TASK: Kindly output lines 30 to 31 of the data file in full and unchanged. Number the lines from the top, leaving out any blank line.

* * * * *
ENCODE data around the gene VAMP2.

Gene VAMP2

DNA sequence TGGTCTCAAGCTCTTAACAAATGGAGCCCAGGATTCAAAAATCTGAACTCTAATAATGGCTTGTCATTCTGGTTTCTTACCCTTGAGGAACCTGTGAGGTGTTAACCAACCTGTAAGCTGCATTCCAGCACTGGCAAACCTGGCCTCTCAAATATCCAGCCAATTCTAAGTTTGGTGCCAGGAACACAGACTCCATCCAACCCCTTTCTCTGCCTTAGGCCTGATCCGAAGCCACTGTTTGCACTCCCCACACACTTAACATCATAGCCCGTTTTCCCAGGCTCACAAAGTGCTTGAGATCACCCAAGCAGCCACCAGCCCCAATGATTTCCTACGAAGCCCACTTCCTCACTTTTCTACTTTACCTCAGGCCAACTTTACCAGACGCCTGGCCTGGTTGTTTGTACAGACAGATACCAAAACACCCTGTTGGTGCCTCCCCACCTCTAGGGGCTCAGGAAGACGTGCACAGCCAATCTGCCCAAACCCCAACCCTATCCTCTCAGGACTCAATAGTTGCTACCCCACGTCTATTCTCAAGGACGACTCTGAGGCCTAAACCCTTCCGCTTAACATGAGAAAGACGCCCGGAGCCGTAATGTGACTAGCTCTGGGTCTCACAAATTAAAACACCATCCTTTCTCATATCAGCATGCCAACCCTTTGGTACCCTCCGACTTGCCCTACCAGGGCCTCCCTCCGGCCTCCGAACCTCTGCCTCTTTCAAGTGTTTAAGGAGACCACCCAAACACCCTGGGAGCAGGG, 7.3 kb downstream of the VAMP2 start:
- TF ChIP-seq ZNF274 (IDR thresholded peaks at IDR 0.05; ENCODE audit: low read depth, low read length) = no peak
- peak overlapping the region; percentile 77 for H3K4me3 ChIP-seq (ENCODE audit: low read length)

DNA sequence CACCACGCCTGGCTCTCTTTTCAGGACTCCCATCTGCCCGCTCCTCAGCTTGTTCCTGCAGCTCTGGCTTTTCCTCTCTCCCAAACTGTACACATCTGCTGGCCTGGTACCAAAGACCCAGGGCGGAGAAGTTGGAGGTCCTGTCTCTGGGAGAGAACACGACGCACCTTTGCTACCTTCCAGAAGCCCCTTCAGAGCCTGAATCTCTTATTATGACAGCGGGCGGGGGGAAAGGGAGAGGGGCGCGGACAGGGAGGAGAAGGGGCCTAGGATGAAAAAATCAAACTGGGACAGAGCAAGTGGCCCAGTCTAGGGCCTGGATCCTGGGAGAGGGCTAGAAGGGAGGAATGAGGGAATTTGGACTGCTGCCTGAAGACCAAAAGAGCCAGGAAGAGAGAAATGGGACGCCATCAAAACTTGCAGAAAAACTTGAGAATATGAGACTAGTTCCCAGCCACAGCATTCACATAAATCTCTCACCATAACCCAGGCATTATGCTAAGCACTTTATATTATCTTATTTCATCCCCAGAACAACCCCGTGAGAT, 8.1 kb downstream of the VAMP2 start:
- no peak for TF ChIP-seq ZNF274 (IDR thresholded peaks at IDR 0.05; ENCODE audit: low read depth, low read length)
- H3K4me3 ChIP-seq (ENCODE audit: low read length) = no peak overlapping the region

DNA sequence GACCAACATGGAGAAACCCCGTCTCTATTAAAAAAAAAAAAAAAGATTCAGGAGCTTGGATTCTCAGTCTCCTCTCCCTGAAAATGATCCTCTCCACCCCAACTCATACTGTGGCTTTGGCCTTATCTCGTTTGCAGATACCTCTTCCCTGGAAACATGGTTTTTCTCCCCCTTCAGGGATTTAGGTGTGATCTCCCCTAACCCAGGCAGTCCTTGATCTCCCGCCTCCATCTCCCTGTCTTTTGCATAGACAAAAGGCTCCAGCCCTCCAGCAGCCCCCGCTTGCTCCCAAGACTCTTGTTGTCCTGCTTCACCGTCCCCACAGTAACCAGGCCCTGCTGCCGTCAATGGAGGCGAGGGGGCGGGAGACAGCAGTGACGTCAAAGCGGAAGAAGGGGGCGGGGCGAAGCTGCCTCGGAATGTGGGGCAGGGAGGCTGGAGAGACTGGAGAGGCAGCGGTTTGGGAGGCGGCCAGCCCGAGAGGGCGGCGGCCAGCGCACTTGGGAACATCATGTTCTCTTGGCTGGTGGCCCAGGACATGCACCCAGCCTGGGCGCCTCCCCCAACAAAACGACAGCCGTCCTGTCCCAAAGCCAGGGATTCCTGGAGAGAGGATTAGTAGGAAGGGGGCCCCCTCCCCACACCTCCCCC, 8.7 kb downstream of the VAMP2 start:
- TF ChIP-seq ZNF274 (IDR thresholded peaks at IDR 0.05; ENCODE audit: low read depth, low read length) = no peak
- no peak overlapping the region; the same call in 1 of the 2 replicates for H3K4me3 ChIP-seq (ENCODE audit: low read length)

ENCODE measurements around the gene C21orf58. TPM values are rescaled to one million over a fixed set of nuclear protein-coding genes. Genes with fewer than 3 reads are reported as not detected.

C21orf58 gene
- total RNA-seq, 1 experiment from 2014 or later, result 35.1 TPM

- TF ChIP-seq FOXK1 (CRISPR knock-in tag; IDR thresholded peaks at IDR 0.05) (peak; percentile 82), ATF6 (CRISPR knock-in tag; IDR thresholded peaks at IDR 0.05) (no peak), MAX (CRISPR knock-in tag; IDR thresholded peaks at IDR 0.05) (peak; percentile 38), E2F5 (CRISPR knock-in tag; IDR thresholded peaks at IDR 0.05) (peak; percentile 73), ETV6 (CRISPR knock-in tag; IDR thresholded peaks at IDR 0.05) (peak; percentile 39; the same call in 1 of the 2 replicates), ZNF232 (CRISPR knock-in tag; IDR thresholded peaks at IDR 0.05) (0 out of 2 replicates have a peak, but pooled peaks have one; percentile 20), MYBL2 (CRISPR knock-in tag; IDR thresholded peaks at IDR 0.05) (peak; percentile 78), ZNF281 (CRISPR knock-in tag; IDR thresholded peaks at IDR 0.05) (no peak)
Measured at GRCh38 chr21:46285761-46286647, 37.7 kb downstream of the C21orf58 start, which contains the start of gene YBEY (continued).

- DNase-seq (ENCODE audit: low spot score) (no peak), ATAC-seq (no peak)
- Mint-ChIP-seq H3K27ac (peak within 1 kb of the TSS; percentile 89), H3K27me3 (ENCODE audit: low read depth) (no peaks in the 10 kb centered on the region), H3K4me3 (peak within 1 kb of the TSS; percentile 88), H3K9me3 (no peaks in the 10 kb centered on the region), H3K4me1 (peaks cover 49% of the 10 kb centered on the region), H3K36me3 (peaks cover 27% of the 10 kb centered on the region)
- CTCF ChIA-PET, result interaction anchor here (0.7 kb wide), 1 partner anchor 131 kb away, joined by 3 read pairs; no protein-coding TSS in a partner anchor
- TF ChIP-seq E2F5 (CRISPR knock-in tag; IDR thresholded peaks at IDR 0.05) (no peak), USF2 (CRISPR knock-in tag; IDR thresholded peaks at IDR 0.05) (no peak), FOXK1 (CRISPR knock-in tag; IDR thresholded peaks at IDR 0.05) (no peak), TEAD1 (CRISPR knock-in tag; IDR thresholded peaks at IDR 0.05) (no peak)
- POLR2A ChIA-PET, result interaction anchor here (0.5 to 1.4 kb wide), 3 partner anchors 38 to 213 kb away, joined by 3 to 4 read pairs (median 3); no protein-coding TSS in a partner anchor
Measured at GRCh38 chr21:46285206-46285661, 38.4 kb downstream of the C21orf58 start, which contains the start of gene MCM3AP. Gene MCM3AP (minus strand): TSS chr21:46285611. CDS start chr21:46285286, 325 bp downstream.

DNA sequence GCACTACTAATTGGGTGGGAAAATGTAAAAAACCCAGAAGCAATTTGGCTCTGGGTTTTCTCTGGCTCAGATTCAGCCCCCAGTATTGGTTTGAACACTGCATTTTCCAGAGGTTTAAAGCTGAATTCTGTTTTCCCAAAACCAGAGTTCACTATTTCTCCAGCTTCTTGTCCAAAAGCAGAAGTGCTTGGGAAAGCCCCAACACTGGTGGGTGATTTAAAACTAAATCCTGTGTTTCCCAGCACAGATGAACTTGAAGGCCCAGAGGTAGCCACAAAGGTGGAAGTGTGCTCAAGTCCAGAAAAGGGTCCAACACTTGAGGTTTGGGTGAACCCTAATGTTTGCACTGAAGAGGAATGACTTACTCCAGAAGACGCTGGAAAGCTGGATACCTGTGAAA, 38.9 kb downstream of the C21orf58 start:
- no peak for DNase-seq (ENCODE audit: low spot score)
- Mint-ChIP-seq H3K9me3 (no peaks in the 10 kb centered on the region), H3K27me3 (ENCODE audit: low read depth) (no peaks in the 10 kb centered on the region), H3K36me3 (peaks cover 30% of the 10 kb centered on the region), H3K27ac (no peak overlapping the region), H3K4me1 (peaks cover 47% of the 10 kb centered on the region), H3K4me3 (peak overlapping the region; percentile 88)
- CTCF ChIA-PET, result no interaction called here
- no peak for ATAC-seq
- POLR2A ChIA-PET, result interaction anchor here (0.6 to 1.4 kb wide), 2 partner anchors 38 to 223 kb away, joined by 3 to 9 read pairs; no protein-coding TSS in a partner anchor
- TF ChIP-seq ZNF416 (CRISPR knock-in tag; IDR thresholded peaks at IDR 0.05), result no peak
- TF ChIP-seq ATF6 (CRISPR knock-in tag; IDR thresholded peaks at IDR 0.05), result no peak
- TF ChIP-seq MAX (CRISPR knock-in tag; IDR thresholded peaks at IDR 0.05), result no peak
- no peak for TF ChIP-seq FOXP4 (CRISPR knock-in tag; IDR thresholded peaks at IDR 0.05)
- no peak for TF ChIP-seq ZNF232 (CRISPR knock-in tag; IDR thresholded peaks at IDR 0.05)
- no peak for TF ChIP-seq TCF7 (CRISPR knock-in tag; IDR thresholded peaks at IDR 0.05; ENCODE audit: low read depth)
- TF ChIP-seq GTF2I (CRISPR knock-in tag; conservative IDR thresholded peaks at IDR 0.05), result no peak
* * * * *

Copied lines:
- TF ChIP-seq ATF6 (CRISPR knock-in tag; IDR thresholded peaks at IDR 0.05), result no peak
- TF ChIP-seq MAX (CRISPR knock-in tag; IDR thresholded peaks at IDR 0.05), result no peak